While the 68 per cent. proportion of cost of materials to that of their product, shows the importance of conditioning to manufacturers of cotton goods, this percentage when investigated represents for the $422,000,000 of cost, (corresponding with $450,000,000 value of product), a total outlay for materials of $286,000,000, including $222,000,000 of the principal articles purchased in the raw state and $34,000,000 in the semi-manufactured state, or in the form of yarns. Owing to the higher cost of the latter in proportion to the total manufacturing cost, it would seem that manufacturers who buy their yarns are probably paying out for that purpose at least 75 per cent. of their outlay for material. While the above figures apply to the general production of cotton goods (other than knit goods), in the case of cotton smallwares conditions are reversed. Out of a total cost of materials in the latter industry amounting to three and one-half million dollars, over ninety per cent. represents those purchased in a semi-manufactured state. Of the latter proportion over ninety-three per cent, was cotton yarn. These returns emphasize the importance of conditioning to the smallwares industry, in which Rhode Island leads as to value of product.

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Here is a clear saving of 5 per cent for the manufacturer as the result of conditioning. What better proof can be given of its value?

The system adopted at the Manchester Testing House is practically the same as ours, as may be seen from the following specimen of the certificate issued by the former establishment:

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While the question of testing raw materials presents the difficulty of drawing samples in such a way as to accurately represent the bulk, the same cannot be said of yarns, where a bundle or even a smaller quantity can be tested, after being forwarded to the conditioning house in an air-tight receptacle with note of weight at time of despatch. The relatively higher value of yarns, moreover, permits of expense being incurred for tests, particularly of the finer counts. As an instance of the practical value of yarn tests, it is worthy of note that the yarn contract rules adopted in 1896 at the Manchester Yarn Contract Conference, included the following clause:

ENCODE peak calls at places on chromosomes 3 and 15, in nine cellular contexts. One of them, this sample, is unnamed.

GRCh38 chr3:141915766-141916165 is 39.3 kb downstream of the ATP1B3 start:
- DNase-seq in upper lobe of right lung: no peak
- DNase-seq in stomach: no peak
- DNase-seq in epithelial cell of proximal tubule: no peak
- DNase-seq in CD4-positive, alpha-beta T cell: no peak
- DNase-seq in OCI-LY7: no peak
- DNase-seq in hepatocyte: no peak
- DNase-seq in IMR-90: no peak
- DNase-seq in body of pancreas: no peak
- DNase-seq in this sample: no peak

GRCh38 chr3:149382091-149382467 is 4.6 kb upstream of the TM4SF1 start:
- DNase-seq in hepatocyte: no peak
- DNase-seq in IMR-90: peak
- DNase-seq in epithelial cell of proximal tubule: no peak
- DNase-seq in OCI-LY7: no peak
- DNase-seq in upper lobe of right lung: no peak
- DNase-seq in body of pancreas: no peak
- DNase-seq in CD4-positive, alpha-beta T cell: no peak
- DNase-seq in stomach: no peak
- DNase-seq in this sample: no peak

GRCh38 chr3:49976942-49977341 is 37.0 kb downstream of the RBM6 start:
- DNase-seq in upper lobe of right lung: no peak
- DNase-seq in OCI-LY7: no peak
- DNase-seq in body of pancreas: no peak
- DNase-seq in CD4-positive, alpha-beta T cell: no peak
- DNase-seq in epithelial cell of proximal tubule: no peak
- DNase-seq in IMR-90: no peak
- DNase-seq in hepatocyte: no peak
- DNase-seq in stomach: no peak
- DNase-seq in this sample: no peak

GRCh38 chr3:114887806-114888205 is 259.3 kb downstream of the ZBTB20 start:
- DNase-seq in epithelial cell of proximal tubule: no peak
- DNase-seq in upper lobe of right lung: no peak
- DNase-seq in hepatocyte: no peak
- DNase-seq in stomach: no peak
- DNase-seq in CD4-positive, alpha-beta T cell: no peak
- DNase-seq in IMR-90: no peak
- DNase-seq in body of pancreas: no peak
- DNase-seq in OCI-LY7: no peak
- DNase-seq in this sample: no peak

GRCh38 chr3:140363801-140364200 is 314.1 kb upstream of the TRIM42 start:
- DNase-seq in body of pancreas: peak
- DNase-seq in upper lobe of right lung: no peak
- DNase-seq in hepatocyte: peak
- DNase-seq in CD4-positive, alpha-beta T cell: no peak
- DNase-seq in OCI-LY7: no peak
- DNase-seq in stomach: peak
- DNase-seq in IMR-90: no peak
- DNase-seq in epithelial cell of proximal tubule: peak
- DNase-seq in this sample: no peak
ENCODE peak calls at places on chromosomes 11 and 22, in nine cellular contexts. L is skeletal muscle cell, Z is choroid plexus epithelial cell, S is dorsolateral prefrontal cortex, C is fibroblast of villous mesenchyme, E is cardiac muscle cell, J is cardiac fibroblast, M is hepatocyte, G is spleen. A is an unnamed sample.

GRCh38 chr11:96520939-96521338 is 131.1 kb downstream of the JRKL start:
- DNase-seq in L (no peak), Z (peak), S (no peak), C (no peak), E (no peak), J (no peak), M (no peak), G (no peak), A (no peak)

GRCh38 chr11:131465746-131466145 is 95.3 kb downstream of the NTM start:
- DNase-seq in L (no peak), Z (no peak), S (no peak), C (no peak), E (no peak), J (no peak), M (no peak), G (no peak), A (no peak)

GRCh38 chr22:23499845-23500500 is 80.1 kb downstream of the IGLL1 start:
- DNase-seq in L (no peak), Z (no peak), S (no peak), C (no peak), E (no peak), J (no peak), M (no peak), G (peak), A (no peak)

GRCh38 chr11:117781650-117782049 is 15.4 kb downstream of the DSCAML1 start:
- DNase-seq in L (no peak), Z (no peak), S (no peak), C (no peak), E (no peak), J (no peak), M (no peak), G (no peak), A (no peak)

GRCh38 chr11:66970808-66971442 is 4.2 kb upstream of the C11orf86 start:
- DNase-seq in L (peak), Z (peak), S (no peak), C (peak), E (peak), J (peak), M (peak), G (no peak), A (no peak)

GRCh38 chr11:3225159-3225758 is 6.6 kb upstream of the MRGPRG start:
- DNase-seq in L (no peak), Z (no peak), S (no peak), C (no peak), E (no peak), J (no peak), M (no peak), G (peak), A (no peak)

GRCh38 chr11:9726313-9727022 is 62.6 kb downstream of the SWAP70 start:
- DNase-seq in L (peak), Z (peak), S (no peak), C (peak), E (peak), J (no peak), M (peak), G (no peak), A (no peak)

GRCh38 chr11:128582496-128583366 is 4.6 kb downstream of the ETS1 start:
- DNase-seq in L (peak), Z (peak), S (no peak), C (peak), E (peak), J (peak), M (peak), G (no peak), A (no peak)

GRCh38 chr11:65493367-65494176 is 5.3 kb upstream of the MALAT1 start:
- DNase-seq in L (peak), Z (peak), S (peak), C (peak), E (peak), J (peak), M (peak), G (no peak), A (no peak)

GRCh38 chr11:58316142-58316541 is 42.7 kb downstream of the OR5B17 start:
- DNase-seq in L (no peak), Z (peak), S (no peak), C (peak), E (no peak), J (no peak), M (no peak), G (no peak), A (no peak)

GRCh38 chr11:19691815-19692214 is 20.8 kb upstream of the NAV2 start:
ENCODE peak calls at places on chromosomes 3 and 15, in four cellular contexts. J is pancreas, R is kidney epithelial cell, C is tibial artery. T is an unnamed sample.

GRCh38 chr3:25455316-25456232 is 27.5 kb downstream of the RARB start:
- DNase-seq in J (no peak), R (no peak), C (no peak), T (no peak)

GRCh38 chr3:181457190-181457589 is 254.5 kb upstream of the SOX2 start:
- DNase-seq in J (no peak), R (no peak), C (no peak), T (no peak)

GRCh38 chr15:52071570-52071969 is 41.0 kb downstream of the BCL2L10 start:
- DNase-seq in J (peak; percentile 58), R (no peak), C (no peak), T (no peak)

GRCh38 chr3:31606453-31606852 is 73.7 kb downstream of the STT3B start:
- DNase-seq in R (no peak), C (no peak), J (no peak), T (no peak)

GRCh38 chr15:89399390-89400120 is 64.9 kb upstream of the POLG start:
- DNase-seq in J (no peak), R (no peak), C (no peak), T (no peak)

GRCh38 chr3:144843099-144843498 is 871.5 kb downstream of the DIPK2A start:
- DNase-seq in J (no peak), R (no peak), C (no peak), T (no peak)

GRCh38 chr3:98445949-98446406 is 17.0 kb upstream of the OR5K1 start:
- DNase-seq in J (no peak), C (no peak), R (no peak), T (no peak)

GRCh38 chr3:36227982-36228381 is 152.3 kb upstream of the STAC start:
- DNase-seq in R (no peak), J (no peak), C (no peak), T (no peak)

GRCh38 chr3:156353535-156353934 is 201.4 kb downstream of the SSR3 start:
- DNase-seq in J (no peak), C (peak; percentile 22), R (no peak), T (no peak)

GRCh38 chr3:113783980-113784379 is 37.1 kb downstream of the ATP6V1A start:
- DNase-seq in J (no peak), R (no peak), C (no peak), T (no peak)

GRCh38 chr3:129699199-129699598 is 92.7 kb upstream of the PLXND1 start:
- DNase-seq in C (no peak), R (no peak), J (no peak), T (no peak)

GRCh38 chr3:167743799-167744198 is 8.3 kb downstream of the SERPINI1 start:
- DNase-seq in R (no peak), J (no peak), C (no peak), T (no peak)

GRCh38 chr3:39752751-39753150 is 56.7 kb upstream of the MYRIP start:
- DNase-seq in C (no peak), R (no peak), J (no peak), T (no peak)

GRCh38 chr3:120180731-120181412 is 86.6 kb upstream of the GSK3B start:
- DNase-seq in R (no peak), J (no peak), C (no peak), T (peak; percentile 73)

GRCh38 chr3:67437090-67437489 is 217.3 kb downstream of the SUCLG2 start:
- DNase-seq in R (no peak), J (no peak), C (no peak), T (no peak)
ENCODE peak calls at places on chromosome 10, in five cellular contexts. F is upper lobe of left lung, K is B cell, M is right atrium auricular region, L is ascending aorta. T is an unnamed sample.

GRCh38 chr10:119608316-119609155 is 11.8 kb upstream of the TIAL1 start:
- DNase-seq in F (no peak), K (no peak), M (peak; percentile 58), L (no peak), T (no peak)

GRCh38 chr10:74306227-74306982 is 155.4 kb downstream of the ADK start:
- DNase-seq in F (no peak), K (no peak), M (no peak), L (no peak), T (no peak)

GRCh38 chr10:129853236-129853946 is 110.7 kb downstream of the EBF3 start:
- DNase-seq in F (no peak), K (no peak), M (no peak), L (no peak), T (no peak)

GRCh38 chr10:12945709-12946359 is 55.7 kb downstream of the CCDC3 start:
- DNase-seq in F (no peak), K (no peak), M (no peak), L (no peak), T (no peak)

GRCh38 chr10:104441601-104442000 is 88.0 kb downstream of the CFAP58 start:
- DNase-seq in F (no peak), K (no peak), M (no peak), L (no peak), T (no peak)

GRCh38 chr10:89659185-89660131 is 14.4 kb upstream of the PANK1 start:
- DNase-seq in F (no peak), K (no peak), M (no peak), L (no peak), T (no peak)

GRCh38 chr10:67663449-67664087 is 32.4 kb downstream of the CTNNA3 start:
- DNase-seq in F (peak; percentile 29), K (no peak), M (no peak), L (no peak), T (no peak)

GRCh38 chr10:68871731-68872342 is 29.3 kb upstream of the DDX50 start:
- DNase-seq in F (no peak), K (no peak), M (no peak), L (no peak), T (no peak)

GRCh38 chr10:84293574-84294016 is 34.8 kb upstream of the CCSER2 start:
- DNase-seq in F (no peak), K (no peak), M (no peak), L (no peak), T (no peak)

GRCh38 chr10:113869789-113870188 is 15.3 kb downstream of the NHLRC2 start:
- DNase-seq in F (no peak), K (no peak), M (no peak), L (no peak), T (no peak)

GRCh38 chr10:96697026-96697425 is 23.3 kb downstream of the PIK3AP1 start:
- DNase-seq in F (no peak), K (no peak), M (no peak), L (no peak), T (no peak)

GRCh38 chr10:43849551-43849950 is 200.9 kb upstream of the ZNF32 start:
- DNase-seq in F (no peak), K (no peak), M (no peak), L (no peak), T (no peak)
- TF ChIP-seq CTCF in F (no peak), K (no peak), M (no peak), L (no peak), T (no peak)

“Rule 5. In case of dispute as to counts, length, weight, or condition, the yarn shall be tested by and according to the rules of the Manchester Testing House, and its certificates shall be binding on both parties, who, however, shall have the right to be represented when the samples are drawn.”

In Austria the co-operation of one of the official conditioning houses with the Court of Arbitration in the settlement of disputes as to yarn, is provided for under the rules of the Vienna Cotton Exchange. The French spinners in their demand for the establishment of conditioning houses in connection with the principal cotton exchanges, urged the merits of the system as applied to yarns at various European textile centers, thus indirectly proving its advantages.